Still, ceaseless prayer, like sun-slanted shadows, is hardly a newsworthy event: that nonplussed passerby was right about that. After I’d finished my errands in Keene and drove back to Newton last night, I’d find something much more in line with what I think he was looking for. After I’d settled in with Reggie, my laptop, and an online quiz I was preparing, J came into the room with a concerned look. “Do you hear that?” he asked, and at first I thought he was referring to a Carolina wren singing loudly in the front yard. “The helicopters are circling: there’s been a crash on the green line.”

Checking online, I saw what the commotion was about: soon, we heard sirens along with the roar of news helicopters. Two MBTA two-car trolleys had collided on the green “D” line not far from the stop J and I take whenever we take the T into town. Soon we both were planted in front of the TV watching live coverage from the helicopters buzzing overhead. Although the trolleys hadn’t collided in our own backyard, the accident was close enough that we could recognize the precise spot of the collision, down the tracks from a local landmark we call Varitek Bridge.

Fire escape shadows

Although J and I don’t take the T on a daily basis, we take it every time we go into Boston to explore or attend sporting events. On our way home from San Francisco on Monday, for instance, we’d taken the T from the airport, thanking our conductor when he let us off at “our” stop: a common courtesy. Had we had tickets to last night’s Celtics game, J and I would have been waiting for an inbound train right around the time the two outbound trolleys collided. From our stop, would we have heard the metallic screech of an impending collision down the line, would we have felt the seismic tremor of impact reverberating through the rails, or would we have stood there, wondering at the delay, while T workers hurriedly arranged shuttle-buses for re-routed traffic?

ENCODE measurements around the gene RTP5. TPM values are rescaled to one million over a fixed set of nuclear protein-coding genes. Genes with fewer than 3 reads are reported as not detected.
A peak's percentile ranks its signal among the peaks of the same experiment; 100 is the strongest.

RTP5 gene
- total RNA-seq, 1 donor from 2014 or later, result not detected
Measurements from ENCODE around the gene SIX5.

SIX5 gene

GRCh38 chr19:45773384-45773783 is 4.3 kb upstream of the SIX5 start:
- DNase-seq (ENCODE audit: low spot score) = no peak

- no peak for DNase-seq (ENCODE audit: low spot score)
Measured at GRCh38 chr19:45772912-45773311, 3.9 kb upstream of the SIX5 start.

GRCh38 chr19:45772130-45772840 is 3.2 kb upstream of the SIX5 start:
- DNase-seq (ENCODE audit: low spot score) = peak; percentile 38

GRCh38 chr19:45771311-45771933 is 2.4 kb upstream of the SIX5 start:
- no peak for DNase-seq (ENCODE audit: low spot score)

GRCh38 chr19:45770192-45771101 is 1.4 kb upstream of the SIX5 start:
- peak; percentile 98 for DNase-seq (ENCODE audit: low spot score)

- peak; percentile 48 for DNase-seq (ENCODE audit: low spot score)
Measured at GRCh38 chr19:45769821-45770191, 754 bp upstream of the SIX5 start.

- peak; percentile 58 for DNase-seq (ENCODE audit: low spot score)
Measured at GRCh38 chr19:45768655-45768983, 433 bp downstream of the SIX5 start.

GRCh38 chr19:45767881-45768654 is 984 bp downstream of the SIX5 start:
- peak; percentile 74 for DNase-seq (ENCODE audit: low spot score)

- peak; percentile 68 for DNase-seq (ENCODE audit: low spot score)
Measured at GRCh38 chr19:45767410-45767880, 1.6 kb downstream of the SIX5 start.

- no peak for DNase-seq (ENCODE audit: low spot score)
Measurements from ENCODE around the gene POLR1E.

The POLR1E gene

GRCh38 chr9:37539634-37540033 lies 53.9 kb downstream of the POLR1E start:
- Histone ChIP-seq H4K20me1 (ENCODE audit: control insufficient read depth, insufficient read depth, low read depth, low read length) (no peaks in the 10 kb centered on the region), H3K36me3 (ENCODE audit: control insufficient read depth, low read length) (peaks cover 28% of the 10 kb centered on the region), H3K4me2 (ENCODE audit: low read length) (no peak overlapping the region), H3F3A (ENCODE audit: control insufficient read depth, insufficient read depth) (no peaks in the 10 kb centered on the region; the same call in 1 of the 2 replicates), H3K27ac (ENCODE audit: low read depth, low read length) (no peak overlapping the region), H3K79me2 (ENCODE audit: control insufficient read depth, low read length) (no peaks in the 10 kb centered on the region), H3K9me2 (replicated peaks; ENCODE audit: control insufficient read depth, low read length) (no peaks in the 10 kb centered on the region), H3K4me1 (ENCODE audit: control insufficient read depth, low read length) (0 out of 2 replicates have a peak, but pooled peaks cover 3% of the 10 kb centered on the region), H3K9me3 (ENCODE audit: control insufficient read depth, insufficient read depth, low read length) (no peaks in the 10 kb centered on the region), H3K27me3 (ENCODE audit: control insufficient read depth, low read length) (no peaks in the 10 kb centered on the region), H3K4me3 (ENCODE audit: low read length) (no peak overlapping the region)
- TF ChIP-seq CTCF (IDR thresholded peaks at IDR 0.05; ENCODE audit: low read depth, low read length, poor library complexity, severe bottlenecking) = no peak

J and I spent much of last night checking live coverage while going about our other tasks, the normal evening routine of getting the dogs settled, preparing and eating dinner, and switching between the Celtics and Red Sox games on TV being accompanied by the incessant sound of helicopters. Initial reports said one of the trolley conductors was seriously injured and trapped in the wreckage; whenever we switched to the news, we watched firefighters trying to pry and cut their way into the crushed and mangled trolley. Around 10:30, after the major networks had returned to their normally scheduled programs, we could still hear helicopters circling. “If that conductor is seriously injured and it’s taking them this long to get her out,” I started to say, and J completed the thought for me. “It doesn’t look good.”

Fire escape shadows

A few months ago, a green line conductor had yelled at J and me for darting in front of her inbound train on our way to board. “Never run in front of the train,” she scolded as if we were rambunctious teenagers. “If either one of you had slipped, I can’t stop the train quickly.” Duly chastened even though, from our perspective, we’d crossed well before the approaching train, we apologized: she was right. It’s never wise to cross in front of a moving train, and ever since we’ve made a conscious point of stopping before oncoming trolleys, making eye contact with the conductor, and gesturing if we want her or him to hold the train while we cross either in front or behind.

“Do you think it was the woman who yelled at us,” I asked J when we learned that the trapped conductor was female. There was no way, then, of knowing, but that statement “I can’t stop the train quickly” seemed particularly ominous. This morning, we learned that MBTA operator Terrese Edmonds, age 24, was not the 40-something woman who’d scolded us; we also learned that Edmonds was probably already dead by the time J and I had remarked last night that things didn’t look good. Still, this morning both J and I looked at pictures of Edmonds and tried to remember if we’d ever ridden with her–do we remember ever thanking her–on the countless times we’ve relied upon the T to get us from here to there.

Fire escape shadows